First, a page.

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Recent News

Events of note in the world of strategic framing and communications – from the Topos perspective

Framing Job Quality as Common Sense: Scheduling, Paid Leave, Equal Pay, and More

In recent weeks, many service industry employers have made announcements about raising wages, and the press has duly reported on each one. Seems like a great time to revisit the broader economic framing that strengthens public support for higher wages AND a number of other job quality policies with a Topos memo.

The simple common sense idea that thriving communities and a strong economy depend on employers providing reasonable compensation for work has the power to lift a range of job quality solutions-including policies like paid family leave, paid sick days, scheduling practices, pay equity, and more.

This frame is quickly becoming established in efforts to increase the minimum wage, but it also has the potential to lift a range of job quality policies and ultimately shape public understanding of how economic policy should work.

While each policy could have its own message strategy, framing these discussions within a unified organizing concept of economy-boosting jobs will build broad understanding for the need for all of the policies, rather than approaching them piecemeal. Over time, we can use each effort to build public support for the entire job quality policy agenda.

Read the rest of this memo about Topos’ research and recommendations, and download it here.

The Tipping Point on Minimum Wage

A new memo from Topos looks at recent wins on minimum wage campaigns and finds signs of a new cultural common sense about how the economy really works and should work. Economy boosting jobs framing makes the case for other job quality policies—like paid family leave, minimum hours, and reliable scheduling—as minimum wage and paid sick days campaigns succeed across the country.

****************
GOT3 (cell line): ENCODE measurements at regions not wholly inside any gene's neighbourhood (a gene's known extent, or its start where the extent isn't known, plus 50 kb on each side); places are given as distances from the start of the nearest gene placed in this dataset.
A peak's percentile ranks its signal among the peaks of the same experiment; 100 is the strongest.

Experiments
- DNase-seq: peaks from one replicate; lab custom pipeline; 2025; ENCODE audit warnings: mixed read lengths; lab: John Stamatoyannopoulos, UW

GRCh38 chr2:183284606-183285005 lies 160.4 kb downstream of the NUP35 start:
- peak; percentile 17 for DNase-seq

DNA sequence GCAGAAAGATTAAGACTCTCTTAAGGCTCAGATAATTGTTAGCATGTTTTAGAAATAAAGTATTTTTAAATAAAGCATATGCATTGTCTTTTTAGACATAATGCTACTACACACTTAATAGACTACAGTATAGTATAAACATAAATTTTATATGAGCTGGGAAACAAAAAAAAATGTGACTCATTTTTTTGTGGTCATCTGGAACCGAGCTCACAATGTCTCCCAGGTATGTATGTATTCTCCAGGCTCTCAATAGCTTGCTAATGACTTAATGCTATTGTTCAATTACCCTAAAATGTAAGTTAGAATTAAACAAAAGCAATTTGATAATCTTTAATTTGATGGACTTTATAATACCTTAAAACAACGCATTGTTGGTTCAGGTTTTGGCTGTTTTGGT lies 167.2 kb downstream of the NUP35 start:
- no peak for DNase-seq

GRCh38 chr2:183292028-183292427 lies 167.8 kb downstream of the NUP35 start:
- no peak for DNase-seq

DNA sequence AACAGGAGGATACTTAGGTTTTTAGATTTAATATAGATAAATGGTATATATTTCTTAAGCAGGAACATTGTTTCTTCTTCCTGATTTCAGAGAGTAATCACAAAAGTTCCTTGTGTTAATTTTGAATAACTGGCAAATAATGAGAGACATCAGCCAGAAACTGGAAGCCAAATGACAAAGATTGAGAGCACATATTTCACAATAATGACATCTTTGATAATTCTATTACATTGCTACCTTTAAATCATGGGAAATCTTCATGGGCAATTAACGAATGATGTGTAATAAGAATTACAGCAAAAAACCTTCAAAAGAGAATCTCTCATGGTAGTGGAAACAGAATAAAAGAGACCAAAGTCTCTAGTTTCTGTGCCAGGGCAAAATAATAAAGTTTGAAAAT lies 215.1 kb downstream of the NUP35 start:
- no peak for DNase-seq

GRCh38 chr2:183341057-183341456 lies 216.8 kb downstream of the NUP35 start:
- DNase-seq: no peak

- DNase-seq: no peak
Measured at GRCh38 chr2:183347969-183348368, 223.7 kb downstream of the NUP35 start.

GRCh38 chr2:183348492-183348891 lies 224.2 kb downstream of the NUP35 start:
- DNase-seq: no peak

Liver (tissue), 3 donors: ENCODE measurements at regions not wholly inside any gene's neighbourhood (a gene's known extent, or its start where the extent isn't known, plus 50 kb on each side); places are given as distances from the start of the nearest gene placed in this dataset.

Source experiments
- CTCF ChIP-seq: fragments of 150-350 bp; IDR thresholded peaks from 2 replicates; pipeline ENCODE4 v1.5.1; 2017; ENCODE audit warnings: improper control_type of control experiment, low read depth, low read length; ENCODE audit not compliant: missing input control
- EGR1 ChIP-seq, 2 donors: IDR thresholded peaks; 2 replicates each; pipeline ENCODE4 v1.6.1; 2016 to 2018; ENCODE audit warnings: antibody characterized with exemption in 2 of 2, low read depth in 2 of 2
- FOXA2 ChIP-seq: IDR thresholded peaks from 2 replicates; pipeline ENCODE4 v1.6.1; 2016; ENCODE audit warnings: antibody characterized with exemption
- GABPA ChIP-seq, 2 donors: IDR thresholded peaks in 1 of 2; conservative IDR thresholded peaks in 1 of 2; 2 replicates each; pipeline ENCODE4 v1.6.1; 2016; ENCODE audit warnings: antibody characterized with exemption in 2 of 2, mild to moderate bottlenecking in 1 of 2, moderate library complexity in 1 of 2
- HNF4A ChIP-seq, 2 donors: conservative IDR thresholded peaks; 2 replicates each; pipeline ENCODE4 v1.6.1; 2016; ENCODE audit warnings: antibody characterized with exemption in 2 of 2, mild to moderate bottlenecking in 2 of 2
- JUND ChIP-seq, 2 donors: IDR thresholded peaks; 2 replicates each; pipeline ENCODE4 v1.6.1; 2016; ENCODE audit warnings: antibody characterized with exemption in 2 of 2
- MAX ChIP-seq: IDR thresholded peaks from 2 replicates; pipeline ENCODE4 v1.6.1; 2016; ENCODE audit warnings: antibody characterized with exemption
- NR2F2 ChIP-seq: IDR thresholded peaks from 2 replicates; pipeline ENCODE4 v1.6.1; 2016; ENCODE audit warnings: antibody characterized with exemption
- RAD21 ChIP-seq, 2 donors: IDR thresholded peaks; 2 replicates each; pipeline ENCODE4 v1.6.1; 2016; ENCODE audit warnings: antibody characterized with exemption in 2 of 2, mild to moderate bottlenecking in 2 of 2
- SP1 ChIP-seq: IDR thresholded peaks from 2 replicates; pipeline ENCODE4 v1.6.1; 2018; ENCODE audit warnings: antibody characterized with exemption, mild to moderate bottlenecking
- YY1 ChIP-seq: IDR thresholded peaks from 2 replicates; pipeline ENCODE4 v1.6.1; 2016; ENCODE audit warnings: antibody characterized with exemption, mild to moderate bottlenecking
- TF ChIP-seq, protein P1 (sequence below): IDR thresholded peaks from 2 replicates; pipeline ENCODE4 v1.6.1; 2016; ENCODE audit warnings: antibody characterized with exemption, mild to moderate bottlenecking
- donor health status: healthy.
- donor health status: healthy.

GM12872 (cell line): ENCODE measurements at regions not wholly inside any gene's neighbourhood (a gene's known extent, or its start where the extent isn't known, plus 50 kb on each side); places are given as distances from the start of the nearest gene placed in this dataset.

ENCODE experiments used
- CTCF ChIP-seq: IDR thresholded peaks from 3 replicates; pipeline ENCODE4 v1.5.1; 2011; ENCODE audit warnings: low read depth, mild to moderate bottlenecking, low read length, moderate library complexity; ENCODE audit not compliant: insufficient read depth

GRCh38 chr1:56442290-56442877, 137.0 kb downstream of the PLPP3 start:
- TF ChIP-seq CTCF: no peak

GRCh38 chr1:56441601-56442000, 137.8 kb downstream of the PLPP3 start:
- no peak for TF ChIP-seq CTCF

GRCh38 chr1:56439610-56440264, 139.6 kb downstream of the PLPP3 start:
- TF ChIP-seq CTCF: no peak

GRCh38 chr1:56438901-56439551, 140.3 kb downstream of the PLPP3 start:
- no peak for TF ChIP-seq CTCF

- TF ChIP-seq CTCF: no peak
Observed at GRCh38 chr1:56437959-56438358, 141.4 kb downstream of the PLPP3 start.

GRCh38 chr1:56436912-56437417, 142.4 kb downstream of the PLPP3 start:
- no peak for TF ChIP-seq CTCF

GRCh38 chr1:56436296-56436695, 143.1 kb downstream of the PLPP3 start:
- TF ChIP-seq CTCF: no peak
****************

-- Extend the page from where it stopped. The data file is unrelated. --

Read and download the memo here.


Talking About Income Inequality

There’s a lot of public dialogue about income inequality these days.

In a new memo, Topos principals consider the best approach to building public understanding on addressing this economic issue in light of their recently released research on building support for job quality policies like paid time off and higher minimum wages.

A dramatic rise in references to income inequality  – among leaders, journalists and advocates, and disseminated in all media – suggests that influential individuals feel the climate has changed in ways that make an inequality discussion more palatable than it has been in the past.

Since 2008, the economy has changed and the Occupy movement made headlines, so can we assume that earlier cautions no longer apply?

We should be very careful about assuming that is true – partly because the challenges discussed in the 2008 paper mostly arise from fundamental cultural perspectives and cognitive tendencies, that don’t change quickly, if ever.

The Pew Center conducts a regular survey of American values and in a recent report, the Center’s founding director Andrew Kohut and his co-author conclude that there’s been no real shift in public opinion about economic inequality despite the fact that there’s been more media attention to the issue since the Occupy movement and the 2012 election.

Overall, our goal is to help see people see the bigger picture – of what is happening, how it is happening, who is affected, etc. With this in mind, we may be better off not using the word inequality as a leading idea, and using other words for now.